This article is part 2 of a 4 part article series on customer experience sponsored by Arm Treasure Data.
Our recent research on the state of the customer journey found companies are still struggling with data integration. More than half of those surveyed (54%) say their biggest barrier to leveraging data is fragmented or siloed data, which makes it difficult to get an accurate, integrated view of the customer journey.
And it’s no wonder — most of our survey respondents (61%) report having three or more pre-purchase customer touchpoints, with about a third of all respondents (32%) reporting six or more touchpoints. And these touchpoints frequently happen over a course of several months.
With a complicated buyer’s journey becoming the new normal, you’d expect to see an increase in the use of multi-touch attribution strategies to ensure companies understood the path to purchase for their customers. (A multi-touch strategy divides up credit for sales or conversions among lots of touchpoints, rather than just using the last customer touchpoint as “the cause” of the conversion.) Yet nearly half (48%) say they are not using a formal attribution strategy at all, let alone one that can track multiple omnichannel interactions with the customer. This makes it increasingly difficult to determine which sales and marketing efforts produced a sale.
The Allure of Easy Customer Data
Unfortunately, in the absence of a reliable source of integrated customer data, people tend to rely on unreliable sources — even though they know better. That’s why we see marketers reporting on easy-to-access vanity metrics, or only tracking the final touch before a sale, and guessing at what came before it.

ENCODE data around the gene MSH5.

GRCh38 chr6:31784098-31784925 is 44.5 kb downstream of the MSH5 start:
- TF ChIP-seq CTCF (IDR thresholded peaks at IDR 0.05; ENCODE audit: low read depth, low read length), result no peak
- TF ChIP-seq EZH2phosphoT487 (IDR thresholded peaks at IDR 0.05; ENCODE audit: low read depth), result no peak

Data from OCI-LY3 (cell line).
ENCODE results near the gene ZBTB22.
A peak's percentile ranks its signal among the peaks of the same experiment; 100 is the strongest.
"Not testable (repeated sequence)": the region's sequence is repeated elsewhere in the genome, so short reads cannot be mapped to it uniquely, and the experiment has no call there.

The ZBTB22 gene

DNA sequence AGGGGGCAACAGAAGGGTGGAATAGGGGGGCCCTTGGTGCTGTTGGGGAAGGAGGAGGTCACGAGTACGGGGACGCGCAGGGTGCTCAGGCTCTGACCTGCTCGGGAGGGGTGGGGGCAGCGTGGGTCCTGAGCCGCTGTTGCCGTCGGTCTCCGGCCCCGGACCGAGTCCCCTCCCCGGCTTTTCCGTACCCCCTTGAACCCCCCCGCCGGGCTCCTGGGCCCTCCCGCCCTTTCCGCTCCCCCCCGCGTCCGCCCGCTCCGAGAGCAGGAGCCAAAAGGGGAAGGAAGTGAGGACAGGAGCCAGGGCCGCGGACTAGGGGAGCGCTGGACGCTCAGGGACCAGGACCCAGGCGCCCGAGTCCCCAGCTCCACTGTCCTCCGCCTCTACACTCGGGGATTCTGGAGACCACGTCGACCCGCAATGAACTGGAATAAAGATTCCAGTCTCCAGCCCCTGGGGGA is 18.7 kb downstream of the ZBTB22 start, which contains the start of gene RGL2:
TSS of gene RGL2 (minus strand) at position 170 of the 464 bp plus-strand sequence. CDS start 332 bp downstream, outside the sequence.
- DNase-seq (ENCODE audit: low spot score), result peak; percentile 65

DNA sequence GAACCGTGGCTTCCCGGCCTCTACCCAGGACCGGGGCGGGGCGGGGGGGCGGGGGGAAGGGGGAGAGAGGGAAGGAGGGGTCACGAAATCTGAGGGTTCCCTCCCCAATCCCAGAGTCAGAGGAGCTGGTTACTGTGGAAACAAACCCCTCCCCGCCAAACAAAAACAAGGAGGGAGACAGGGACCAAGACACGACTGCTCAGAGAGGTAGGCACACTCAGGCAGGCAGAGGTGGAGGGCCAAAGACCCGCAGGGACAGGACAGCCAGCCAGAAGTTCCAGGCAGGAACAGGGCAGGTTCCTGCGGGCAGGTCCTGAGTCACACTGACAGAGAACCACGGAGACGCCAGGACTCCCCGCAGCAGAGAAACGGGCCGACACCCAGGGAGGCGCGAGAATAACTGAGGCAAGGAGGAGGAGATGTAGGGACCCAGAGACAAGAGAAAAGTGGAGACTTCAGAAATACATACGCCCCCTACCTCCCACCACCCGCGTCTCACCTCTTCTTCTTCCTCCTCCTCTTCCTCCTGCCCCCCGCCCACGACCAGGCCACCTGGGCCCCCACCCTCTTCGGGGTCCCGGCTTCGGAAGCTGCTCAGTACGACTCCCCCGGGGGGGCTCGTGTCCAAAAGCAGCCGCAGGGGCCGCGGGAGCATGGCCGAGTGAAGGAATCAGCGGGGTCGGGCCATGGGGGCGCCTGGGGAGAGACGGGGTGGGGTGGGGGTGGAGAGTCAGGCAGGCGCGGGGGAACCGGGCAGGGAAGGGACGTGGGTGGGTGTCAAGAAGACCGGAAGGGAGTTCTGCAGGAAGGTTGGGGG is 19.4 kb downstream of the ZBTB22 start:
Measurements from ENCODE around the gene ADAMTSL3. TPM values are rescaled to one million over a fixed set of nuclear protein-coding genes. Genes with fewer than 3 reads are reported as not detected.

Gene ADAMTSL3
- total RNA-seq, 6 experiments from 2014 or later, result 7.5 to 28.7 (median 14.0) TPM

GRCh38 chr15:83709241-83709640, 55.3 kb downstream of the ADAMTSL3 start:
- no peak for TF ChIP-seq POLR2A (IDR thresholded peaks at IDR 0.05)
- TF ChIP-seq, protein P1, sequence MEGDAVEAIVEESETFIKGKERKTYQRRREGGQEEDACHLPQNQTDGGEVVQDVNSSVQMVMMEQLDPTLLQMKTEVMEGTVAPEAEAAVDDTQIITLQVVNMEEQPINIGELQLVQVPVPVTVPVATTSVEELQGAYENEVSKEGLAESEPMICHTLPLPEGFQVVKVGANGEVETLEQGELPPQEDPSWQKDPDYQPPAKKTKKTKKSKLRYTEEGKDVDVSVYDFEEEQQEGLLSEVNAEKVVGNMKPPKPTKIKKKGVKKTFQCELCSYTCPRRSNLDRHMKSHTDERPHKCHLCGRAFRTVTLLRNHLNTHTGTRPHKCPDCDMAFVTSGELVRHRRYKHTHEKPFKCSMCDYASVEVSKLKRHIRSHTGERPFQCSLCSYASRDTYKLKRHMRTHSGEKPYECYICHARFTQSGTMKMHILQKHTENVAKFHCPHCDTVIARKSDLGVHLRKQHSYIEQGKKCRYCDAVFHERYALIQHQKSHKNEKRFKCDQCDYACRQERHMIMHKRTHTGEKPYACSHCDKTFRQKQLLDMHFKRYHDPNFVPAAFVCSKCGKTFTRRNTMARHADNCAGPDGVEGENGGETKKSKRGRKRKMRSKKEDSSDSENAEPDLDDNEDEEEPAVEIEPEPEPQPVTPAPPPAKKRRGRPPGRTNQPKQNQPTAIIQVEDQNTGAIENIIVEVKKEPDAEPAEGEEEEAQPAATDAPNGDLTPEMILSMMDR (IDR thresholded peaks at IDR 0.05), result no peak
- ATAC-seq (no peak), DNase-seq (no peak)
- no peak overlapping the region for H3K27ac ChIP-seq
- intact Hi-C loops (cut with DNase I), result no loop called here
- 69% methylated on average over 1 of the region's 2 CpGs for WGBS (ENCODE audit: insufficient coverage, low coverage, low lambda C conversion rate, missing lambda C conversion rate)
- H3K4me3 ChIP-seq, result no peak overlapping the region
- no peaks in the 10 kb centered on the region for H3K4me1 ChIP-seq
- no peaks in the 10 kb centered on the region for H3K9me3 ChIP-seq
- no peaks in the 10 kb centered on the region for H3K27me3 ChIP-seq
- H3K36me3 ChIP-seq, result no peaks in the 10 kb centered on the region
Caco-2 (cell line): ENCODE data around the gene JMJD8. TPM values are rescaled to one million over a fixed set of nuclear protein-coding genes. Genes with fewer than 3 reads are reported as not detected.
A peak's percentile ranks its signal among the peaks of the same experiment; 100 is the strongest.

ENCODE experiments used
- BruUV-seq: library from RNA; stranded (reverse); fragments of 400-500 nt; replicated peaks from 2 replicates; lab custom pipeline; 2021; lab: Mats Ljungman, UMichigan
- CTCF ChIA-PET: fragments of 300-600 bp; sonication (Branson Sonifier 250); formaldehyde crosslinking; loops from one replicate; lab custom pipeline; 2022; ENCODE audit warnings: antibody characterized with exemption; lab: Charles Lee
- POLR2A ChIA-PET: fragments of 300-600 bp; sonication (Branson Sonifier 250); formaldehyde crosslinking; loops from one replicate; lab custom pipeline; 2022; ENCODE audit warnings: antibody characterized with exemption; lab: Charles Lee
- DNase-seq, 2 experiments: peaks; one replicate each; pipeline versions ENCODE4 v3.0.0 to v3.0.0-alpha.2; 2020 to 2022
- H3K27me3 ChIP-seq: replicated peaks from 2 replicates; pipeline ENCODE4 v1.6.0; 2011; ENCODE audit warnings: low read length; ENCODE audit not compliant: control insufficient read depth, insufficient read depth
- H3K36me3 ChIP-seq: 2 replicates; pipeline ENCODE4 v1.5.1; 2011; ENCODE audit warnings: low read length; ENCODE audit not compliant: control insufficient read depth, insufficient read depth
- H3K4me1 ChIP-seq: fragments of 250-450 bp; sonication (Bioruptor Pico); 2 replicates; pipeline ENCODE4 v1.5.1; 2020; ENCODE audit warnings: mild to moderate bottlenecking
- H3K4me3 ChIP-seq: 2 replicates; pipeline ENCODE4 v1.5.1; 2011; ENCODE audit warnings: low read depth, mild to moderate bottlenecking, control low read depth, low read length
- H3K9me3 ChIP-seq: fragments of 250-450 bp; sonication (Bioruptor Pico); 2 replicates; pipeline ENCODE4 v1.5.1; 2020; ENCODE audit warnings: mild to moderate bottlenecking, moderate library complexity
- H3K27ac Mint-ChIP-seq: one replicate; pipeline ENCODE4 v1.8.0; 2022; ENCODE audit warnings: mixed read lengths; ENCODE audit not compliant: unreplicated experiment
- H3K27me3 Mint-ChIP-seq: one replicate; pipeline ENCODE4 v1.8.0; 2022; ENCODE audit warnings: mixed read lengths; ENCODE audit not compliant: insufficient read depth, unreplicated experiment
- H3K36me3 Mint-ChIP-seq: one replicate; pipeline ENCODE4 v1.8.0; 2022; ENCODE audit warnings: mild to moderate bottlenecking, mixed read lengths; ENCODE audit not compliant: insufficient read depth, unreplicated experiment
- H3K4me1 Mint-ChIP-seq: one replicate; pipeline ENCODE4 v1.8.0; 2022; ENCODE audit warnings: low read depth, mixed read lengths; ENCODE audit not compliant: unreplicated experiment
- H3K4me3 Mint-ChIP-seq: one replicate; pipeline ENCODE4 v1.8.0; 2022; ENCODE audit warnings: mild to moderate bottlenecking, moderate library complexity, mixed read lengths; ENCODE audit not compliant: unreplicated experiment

Unfortunately, that easy-to-come-by customer data can lead to some costly but ultimately avoidable missteps:
- Email platforms make it easy to see your highest open and click-through rate emails. But you often have to dig deeper to understand what is being clicked on. That means you may not realize that high CTR email that shows up in the top-line reporting is driving people to unsubscribe or to view the email as a web page due to poor formatting or image sizes.
- Social media platforms make it easy to identify the customers who engaged the most with content you post, and your most engaged followers. But without a layer of sentiment analysis — and looking at what the engagement actually entails — you can end up boosting content that your ideal customer has actually been annoyed with, or been pointing out as an example of what not to do.
- Website analytics can show you how a customer that was ready to make a purchase found you. But, if you aren’t using advanced tracking, and integrating other channel data, you may decide to double down on spending on your website or your search engine advertising and not realize those customers were hearing about the product in a podcast or through influencer word-of-mouth and searching for your brand name specifically as a result of that initial engagement.
When we use easy customer data to make decisions, it makes us feel better than just going with our gut. But it may actually cause us to just make bad decisions with more confidence.
Related Article: State of the Customer Journey: Top Challenges and How to Tackle Them
Bad Customer Data In, Bad Personalization Out
Gartner research found organizations believe poor data quality to be responsible for an average of $15 million per year in losses.